7-bromo-5-(2-chlorophenyl)-1,3-dihydro-2H-1,4-benzodiazepin-2-one, better known as phenazepam is a benzodiazepine drug developed in the Soviet Union. As of this writing, it's completely unscheduled in the United States. Since benzodiazepines are CIII drugs at the most, they don't fall under the Analog Act.

That said, it's completely insane. It has a 60 hour half-life (compare to Valium's 10-200 hour half-life (including active metabolites), Klonopin's 18-50 hour half-life, and Xanax's 6-12 hour half-life) and it is ten to twenty times more potent by mass than Valium.

Here's a typical tale of phenazepam: You buy a gram from an online vendor, either eyeball a dose or do the responsible thing and make a 1mg/mL solution in ethanol or propylene glycol. After an hour, you don't notice a thing, so you redose. Your stuff's probably been stepped on, right? You still don't notice anything, so you redose. Cut to a month later, you wake up with no memories prior to dosing, you have a Word document up detailing, in extremely typo-ridden text, a destruction derby that you're funding, all of your credit cards are maxed out, your arms are covered in scars that weren't there last time you remember, and there's a stolen taxi in your driveway. And your GABA receptors are trashed so in about three days you're going to feel terrible, full of anxiety, and you might have seizures.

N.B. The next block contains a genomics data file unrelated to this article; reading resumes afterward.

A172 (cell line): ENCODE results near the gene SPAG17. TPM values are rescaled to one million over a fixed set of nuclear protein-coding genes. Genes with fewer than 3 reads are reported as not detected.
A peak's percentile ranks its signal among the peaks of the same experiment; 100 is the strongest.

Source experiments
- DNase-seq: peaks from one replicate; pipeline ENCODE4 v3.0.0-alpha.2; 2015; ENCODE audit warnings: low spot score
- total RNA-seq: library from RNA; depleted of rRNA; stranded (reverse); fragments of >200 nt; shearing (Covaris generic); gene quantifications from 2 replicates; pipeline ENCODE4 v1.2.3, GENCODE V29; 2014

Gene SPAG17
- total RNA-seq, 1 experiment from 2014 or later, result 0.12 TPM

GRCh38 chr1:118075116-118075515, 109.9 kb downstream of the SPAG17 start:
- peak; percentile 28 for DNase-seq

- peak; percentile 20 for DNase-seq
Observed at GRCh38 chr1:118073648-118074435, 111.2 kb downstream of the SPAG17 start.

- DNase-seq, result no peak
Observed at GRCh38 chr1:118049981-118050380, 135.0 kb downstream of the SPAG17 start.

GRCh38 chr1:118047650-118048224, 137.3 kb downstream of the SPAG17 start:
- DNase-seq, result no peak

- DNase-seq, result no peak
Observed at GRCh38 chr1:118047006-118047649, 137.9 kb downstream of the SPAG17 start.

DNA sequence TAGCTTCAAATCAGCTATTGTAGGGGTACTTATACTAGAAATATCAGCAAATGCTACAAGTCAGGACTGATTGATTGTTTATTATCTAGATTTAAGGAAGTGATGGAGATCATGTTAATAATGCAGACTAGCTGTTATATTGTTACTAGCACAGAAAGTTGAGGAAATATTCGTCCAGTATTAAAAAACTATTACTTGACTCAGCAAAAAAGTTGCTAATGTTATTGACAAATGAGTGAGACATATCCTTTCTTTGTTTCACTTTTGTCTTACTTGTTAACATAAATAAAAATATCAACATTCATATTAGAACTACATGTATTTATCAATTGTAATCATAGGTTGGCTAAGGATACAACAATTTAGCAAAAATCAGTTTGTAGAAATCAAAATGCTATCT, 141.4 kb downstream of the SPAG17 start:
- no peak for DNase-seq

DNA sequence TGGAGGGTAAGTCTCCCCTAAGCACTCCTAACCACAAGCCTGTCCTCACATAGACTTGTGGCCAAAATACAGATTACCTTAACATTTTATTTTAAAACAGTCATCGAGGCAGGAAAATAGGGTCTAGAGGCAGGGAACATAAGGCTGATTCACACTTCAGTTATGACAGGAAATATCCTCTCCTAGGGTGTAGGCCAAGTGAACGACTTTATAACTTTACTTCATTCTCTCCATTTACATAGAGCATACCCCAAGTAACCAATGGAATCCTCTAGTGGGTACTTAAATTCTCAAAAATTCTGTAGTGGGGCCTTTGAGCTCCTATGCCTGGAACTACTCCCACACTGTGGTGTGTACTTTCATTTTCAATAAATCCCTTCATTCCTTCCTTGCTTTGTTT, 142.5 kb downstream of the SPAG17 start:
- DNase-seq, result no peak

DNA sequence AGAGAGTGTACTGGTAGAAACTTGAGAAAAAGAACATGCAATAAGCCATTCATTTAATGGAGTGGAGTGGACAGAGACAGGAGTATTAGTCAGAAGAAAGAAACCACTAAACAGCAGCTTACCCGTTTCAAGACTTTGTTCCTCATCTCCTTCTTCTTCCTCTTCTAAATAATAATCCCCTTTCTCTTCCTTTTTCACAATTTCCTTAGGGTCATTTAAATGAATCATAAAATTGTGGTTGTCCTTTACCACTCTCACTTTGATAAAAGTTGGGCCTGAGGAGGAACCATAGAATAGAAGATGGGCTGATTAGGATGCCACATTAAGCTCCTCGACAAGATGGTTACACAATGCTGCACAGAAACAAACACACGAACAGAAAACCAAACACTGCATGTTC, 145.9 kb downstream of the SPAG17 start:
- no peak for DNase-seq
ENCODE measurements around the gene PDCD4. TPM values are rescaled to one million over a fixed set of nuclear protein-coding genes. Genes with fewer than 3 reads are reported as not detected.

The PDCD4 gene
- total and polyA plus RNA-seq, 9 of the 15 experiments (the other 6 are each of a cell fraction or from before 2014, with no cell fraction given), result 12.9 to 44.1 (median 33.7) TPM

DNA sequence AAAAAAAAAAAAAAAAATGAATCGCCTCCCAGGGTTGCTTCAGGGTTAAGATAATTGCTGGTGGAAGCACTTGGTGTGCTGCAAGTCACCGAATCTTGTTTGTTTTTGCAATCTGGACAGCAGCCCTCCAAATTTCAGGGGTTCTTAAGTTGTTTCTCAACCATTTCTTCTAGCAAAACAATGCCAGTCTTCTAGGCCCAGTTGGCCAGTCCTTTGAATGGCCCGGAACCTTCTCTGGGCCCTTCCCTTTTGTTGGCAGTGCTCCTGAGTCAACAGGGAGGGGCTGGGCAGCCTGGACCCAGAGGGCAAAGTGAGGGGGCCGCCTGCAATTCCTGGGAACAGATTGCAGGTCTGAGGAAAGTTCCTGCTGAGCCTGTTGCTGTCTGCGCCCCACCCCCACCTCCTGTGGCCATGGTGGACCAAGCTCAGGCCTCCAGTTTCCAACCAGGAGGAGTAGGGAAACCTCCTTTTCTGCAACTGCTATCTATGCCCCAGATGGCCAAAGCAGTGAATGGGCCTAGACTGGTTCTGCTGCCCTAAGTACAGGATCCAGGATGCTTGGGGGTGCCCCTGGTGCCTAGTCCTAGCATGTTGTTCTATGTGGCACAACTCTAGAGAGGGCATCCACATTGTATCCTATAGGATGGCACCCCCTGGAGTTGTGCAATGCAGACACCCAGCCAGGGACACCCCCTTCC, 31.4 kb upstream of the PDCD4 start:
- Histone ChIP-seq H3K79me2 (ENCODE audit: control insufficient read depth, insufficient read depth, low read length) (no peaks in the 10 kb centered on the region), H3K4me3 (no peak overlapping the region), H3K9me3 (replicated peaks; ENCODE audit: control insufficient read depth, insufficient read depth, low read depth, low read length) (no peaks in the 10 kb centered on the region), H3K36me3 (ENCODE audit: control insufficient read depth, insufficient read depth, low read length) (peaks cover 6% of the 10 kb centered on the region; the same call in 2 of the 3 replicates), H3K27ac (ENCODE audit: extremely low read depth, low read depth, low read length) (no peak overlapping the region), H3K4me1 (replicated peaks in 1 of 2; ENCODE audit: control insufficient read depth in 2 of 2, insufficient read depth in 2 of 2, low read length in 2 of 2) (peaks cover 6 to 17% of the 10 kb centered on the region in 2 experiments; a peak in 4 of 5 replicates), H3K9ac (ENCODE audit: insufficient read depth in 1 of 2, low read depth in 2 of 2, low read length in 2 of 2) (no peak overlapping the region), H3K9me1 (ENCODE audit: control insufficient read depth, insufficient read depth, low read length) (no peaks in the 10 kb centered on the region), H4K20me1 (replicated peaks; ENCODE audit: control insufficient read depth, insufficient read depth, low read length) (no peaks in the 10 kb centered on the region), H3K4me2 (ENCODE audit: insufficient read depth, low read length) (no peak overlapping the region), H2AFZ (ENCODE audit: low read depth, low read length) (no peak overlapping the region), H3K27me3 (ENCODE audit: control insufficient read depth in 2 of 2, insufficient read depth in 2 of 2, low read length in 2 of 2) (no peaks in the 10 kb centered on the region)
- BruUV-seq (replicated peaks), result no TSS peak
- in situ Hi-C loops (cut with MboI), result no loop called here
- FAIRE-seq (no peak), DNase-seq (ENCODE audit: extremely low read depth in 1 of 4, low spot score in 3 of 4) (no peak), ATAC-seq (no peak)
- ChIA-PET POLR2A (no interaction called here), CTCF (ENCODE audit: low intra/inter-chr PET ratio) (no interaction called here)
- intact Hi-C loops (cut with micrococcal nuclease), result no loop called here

That's phenazepam.

Log in or register to write something here or to contact authors.